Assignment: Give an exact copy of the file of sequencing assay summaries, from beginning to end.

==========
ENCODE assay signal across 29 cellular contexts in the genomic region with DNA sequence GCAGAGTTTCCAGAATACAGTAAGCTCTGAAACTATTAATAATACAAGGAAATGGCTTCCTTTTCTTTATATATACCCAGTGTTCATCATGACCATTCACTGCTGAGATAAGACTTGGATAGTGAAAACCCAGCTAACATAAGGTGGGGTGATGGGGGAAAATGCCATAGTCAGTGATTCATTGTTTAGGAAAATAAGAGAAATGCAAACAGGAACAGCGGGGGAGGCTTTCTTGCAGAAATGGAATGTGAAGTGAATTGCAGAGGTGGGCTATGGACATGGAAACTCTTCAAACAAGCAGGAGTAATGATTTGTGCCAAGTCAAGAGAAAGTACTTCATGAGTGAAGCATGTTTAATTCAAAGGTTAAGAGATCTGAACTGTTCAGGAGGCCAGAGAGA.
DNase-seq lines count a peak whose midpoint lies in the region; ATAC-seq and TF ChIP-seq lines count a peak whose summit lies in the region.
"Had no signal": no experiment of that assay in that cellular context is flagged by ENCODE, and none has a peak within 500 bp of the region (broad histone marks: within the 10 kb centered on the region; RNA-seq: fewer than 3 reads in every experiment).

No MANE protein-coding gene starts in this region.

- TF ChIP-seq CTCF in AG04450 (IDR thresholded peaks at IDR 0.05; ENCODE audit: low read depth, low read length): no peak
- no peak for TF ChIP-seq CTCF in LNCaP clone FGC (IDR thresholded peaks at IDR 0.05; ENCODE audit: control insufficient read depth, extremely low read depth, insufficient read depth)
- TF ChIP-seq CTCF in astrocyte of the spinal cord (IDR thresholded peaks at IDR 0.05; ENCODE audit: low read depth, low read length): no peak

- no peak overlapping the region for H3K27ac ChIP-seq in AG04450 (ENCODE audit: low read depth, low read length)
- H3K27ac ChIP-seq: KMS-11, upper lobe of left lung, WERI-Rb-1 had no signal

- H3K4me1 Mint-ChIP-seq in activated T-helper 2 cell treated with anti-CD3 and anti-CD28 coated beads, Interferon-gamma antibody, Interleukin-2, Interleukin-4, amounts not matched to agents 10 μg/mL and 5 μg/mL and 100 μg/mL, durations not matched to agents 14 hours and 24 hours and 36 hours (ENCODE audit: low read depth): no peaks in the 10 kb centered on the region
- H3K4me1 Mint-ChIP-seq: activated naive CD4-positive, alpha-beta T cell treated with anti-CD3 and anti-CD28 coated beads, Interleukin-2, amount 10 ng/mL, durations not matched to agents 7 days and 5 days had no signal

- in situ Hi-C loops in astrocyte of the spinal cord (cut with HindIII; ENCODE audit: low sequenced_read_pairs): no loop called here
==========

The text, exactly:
ENCODE assay signal across 29 cellular contexts in the genomic region with DNA sequence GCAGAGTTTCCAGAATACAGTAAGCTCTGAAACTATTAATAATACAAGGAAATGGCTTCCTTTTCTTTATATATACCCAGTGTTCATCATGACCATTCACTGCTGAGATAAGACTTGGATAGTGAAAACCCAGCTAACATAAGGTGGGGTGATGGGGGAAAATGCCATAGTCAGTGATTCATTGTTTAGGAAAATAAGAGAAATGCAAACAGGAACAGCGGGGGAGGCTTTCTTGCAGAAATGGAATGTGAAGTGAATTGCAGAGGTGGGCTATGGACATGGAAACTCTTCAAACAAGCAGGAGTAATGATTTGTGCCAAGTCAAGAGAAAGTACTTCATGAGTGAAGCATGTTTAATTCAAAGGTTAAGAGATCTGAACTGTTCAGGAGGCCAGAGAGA.
DNase-seq lines count a peak whose midpoint lies in the region; ATAC-seq and TF ChIP-seq lines count a peak whose summit lies in the region.
"Had no signal": no experiment of that assay in that cellular context is flagged by ENCODE, and none has a peak within 500 bp of the region (broad histone marks: within the 10 kb centered on the region; RNA-seq: fewer than 3 reads in every experiment).

No MANE protein-coding gene starts in this region.

- TF ChIP-seq CTCF in AG04450 (IDR thresholded peaks at IDR 0.05; ENCODE audit: low read depth, low read length): no peak
- no peak for TF ChIP-seq CTCF in LNCaP clone FGC (IDR thresholded peaks at IDR 0.05; ENCODE audit: control insufficient read depth, extremely low read depth, insufficient read depth)
- TF ChIP-seq CTCF in astrocyte of the spinal cord (IDR thresholded peaks at IDR 0.05; ENCODE audit: low read depth, low read length): no peak

- no peak overlapping the region for H3K27ac ChIP-seq in AG04450 (ENCODE audit: low read depth, low read length)
- H3K27ac ChIP-seq: KMS-11, upper lobe of left lung, WERI-Rb-1 had no signal

- H3K4me1 Mint-ChIP-seq in activated T-helper 2 cell treated with anti-CD3 and anti-CD28 coated beads, Interferon-gamma antibody, Interleukin-2, Interleukin-4, amounts not matched to agents 10 μg/mL and 5 μg/mL and 100 μg/mL, durations not matched to agents 14 hours and 24 hours and 36 hours (ENCODE audit: low read depth): no peaks in the 10 kb centered on the region
- H3K4me1 Mint-ChIP-seq: activated naive CD4-positive, alpha-beta T cell treated with anti-CD3 and anti-CD28 coated beads, Interleukin-2, amount 10 ng/mL, durations not matched to agents 7 days and 5 days had no signal

- in situ Hi-C loops in astrocyte of the spinal cord (cut with HindIII; ENCODE audit: low sequenced_read_pairs): no loop called here